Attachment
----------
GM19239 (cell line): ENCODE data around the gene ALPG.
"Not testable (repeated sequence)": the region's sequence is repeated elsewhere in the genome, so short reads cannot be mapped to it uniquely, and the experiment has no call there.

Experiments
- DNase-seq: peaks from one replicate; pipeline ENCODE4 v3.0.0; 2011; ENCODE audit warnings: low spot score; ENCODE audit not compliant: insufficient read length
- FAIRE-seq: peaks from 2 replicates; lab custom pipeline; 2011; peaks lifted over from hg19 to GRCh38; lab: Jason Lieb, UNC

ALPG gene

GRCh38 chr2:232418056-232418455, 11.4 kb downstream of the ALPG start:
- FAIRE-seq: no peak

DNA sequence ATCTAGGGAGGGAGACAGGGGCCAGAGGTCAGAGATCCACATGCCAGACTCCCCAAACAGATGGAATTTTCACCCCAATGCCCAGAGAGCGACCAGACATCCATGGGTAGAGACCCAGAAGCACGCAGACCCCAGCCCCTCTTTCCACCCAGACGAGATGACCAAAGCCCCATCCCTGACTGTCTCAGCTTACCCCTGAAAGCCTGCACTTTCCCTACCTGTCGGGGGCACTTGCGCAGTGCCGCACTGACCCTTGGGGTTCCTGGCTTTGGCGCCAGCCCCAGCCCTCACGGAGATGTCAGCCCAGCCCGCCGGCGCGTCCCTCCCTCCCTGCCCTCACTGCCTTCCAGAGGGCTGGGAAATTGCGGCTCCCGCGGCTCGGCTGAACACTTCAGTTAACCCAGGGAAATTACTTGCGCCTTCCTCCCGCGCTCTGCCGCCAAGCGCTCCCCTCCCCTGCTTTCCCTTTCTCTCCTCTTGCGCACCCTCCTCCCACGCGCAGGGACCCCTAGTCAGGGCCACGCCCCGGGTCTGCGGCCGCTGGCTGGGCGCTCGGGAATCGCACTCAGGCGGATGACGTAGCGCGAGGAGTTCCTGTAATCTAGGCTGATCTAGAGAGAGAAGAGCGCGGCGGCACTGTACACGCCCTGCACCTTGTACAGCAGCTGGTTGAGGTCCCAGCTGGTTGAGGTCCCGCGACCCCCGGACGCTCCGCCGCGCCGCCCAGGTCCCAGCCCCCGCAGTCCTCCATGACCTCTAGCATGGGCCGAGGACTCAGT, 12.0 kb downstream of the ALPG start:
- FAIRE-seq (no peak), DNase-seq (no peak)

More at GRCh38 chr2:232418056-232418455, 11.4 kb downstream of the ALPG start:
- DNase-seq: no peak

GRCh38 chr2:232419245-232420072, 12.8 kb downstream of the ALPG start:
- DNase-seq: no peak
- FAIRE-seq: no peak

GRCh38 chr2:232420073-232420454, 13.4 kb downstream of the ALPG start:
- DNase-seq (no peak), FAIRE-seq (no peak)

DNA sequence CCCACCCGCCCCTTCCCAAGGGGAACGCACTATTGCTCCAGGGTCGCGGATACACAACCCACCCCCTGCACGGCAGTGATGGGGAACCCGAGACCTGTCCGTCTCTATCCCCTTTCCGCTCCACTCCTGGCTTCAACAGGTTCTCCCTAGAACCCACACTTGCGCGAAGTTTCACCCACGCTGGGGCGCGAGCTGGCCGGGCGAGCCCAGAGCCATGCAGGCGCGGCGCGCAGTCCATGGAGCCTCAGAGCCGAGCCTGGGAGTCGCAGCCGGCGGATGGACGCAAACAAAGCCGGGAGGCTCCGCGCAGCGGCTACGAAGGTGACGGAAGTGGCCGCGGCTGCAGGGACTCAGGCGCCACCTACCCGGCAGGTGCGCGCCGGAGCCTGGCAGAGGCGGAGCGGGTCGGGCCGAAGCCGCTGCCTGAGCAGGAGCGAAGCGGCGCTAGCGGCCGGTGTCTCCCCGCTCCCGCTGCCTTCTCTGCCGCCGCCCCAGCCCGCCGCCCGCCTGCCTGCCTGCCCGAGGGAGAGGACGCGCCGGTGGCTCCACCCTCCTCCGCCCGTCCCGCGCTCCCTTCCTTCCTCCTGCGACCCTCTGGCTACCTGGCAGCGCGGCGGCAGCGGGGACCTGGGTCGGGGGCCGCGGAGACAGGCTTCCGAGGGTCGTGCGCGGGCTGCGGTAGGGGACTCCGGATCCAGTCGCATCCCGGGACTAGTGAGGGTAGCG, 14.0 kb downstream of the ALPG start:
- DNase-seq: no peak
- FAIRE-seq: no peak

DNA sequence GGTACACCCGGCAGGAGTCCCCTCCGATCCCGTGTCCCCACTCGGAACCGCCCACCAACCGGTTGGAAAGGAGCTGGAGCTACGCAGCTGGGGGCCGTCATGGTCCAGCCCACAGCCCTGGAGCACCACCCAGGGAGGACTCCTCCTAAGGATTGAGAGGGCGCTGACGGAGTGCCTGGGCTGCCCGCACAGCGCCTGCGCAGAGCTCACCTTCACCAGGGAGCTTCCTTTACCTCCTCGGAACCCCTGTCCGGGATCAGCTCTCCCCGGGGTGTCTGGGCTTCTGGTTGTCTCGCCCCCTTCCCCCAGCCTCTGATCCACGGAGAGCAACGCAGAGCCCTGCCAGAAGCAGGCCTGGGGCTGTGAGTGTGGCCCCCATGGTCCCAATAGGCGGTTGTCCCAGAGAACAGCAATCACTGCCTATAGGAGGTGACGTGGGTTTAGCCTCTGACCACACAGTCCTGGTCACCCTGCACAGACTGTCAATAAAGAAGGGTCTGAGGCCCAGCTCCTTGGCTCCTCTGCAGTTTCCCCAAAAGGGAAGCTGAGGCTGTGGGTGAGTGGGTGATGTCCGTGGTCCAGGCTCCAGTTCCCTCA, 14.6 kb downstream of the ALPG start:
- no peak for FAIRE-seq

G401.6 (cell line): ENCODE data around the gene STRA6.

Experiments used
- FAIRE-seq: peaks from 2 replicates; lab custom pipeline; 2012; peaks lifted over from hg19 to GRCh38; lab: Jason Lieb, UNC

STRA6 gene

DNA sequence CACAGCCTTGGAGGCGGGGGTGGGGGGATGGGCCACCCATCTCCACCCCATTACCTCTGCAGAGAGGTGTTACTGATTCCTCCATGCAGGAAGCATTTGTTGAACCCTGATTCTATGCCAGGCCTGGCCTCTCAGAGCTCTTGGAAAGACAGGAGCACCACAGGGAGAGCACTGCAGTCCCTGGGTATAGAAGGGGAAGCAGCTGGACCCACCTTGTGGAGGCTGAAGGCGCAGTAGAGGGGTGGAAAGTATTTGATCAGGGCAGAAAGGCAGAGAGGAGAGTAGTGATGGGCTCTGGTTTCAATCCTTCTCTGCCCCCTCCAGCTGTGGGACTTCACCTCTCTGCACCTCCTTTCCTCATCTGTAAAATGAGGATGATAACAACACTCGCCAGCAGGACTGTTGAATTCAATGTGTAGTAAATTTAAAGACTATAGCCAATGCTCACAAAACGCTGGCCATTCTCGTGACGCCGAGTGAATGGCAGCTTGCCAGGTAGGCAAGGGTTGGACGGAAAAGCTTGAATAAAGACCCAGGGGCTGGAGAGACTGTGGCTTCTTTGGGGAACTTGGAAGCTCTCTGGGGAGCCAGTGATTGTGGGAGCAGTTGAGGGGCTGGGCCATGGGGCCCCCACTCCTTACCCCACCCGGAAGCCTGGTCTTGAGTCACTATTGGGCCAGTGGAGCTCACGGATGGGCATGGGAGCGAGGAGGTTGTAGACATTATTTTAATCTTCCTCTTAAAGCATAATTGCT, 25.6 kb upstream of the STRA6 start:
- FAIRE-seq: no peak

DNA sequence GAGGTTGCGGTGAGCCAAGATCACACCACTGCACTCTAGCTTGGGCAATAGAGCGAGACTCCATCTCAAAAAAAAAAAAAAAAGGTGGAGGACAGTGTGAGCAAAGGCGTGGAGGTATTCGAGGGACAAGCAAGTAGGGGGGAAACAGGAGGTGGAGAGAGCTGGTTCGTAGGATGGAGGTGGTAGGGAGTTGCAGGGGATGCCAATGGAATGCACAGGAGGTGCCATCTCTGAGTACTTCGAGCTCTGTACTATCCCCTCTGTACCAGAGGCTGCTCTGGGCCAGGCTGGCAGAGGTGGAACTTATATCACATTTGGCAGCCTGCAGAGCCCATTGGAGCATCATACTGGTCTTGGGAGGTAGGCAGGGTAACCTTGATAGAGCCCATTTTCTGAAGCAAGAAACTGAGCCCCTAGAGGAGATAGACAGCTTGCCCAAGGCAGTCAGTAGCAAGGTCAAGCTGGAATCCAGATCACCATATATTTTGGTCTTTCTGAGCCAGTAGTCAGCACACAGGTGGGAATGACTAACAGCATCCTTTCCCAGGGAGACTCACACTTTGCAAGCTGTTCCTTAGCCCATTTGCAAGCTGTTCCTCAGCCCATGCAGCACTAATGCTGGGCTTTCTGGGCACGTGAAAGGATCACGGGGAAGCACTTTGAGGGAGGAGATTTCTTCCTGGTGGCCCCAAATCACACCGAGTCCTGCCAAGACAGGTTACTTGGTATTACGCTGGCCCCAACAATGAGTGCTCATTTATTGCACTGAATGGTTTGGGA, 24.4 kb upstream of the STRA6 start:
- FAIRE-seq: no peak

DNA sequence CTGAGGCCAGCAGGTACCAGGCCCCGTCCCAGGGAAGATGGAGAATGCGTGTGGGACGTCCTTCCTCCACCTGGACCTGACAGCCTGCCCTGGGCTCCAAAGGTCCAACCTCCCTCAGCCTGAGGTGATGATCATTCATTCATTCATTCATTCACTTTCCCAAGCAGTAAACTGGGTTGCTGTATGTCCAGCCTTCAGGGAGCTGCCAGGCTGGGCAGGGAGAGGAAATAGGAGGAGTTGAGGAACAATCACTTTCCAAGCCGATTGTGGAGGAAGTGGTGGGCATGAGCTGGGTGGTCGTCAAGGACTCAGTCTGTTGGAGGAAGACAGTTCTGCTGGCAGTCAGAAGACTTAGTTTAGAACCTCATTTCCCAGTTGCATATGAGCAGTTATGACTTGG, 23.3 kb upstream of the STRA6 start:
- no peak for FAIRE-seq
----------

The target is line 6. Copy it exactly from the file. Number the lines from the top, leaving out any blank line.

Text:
ALPG gene